What is the Future of Retro?


Retro,​ ​no​ ​more?

By Alisdair Mans Cornwell

Retro comes and goes. We’re a nation that will obsessively lap up anything that even remotely smells​ ​of​ ​vintage.​ ​Yet​ ​will​ ​this​ ​sentimentality​ ​stretch​ ​into​ ​and​ ​beyond​ ​the​ ​age​ ​of​ ​technology?

The​ ​tentative​ ​answer​ ​to​ ​this​ ​is​ ​a​ ​careful​ ​“maybe”,​ ​and​ ​here’s​ ​why:
Since the dawning of the digital revolution, the proliferation of the internet inescapably has poured into every nook and cranny of our society, spawning limitless amounts freedoms such as connectivity, content and interactivity that has promoted individualistic freedoms for us to chew and​ ​feed​ ​on.

We have seen social media bludgeon its way into our everyday routine, giving us the freedom to personalise and curate our lives in the most enhanced ways imaginable. We have witnessed a dramatic surge of independent media outlets publicising news and content wired to suit both the mainstream and alternative audiences. We have witnessed the rise of user generated content plastered all over self-made blogs and websites, as well as self-made entrepreneurs, developers, writers, and coders marketing themselves without the aid of degree educated professionals.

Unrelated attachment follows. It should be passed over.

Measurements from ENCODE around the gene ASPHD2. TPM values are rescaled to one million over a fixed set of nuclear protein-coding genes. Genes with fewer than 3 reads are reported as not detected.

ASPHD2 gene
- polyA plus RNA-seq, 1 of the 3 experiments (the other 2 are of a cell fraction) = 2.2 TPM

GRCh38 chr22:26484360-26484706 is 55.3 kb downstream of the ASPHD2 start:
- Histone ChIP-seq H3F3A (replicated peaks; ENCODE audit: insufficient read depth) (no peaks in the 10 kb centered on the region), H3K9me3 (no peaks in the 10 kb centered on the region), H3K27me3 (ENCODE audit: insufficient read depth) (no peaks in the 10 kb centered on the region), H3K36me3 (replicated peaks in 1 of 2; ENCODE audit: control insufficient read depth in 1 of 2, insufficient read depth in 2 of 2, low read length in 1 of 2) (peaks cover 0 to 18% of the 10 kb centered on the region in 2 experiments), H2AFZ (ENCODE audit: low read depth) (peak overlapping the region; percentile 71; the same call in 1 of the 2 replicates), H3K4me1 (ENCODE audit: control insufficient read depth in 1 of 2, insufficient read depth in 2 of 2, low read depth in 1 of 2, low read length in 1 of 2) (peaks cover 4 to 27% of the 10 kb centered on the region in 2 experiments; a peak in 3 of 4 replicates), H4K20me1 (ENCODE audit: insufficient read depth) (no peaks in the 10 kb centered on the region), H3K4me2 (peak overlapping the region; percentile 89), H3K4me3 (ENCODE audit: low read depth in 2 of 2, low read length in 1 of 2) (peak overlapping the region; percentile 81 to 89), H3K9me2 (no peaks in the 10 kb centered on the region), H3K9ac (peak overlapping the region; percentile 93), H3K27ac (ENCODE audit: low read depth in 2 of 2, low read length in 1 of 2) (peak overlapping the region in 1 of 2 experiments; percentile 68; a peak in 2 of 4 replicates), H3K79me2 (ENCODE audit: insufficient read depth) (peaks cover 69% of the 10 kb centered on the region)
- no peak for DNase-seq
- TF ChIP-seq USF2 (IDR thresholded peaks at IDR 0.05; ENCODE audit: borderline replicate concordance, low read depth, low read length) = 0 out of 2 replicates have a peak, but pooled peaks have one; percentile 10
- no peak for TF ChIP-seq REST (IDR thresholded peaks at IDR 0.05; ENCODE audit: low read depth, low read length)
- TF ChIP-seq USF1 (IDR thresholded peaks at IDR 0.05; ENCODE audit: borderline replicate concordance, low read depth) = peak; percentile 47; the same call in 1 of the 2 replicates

And according to the Office for National Statistics, 89% of the UK population now have access to the internet, 1% up from the previous year , and 34% of pre-schoolers, alongside 41% of 1 teenagers,​ ​have​ ​access​ ​to​ ​their​ ​own​ ​portable​ ​devices .

The​ ​numbers​ ​are​ ​in​ ​and​ ​in​ ​favour​ ​of​ ​a​ ​digital​ ​takeover.

Yet whilst the excitement of new media and technological advancements is still in a heightened state, there is scope to suggest that all of this should have come packaged with a cautionary label that elicits a feeling of cultural and societal vulnerability – a vulnerability ​that has left us wide open to the idea that the freedoms attributed to the aforementioned are giving rise to a form of individualism with the potential to force our collective selves and our sentimentality into a confusing​ ​limbo.